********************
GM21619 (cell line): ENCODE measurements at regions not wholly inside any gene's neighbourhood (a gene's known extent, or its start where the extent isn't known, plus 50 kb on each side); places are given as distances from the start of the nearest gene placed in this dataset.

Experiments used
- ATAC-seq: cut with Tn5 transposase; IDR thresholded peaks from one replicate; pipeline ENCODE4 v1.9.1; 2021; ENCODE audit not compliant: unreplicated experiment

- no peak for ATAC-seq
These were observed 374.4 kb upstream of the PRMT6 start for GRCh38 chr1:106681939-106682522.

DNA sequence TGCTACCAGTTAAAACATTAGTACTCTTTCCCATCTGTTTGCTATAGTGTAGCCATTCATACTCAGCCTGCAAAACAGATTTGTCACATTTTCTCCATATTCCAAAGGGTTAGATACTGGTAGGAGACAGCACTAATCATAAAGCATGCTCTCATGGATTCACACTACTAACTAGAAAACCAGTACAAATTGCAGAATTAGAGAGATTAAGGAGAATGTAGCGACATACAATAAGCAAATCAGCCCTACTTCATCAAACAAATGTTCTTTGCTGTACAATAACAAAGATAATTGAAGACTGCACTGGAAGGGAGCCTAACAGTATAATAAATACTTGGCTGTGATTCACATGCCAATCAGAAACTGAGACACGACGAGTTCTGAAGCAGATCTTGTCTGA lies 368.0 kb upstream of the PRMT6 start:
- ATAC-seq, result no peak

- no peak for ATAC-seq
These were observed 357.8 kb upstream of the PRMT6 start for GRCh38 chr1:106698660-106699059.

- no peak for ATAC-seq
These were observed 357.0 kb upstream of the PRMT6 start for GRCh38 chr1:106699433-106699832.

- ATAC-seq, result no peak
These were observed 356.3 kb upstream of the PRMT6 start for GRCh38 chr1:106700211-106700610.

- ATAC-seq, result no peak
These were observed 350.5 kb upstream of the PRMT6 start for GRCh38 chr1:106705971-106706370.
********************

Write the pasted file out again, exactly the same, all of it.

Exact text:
GM21619 (cell line): ENCODE measurements at regions not wholly inside any gene's neighbourhood (a gene's known extent, or its start where the extent isn't known, plus 50 kb on each side); places are given as distances from the start of the nearest gene placed in this dataset.

Experiments used
- ATAC-seq: cut with Tn5 transposase; IDR thresholded peaks from one replicate; pipeline ENCODE4 v1.9.1; 2021; ENCODE audit not compliant: unreplicated experiment

- no peak for ATAC-seq
These were observed 374.4 kb upstream of the PRMT6 start for GRCh38 chr1:106681939-106682522.

DNA sequence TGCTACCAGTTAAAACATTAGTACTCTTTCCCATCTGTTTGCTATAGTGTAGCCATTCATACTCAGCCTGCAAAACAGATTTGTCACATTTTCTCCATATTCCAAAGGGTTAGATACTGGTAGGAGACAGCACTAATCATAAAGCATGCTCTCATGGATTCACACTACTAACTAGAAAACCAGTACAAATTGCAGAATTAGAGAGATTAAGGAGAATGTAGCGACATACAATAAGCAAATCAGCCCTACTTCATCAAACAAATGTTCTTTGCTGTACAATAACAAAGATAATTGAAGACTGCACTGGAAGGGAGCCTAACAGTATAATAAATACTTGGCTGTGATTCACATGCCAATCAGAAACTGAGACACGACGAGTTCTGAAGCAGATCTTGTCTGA lies 368.0 kb upstream of the PRMT6 start:
- ATAC-seq, result no peak

- no peak for ATAC-seq
These were observed 357.8 kb upstream of the PRMT6 start for GRCh38 chr1:106698660-106699059.

- no peak for ATAC-seq
These were observed 357.0 kb upstream of the PRMT6 start for GRCh38 chr1:106699433-106699832.

- ATAC-seq, result no peak
These were observed 356.3 kb upstream of the PRMT6 start for GRCh38 chr1:106700211-106700610.

- ATAC-seq, result no peak
These were observed 350.5 kb upstream of the PRMT6 start for GRCh38 chr1:106705971-106706370.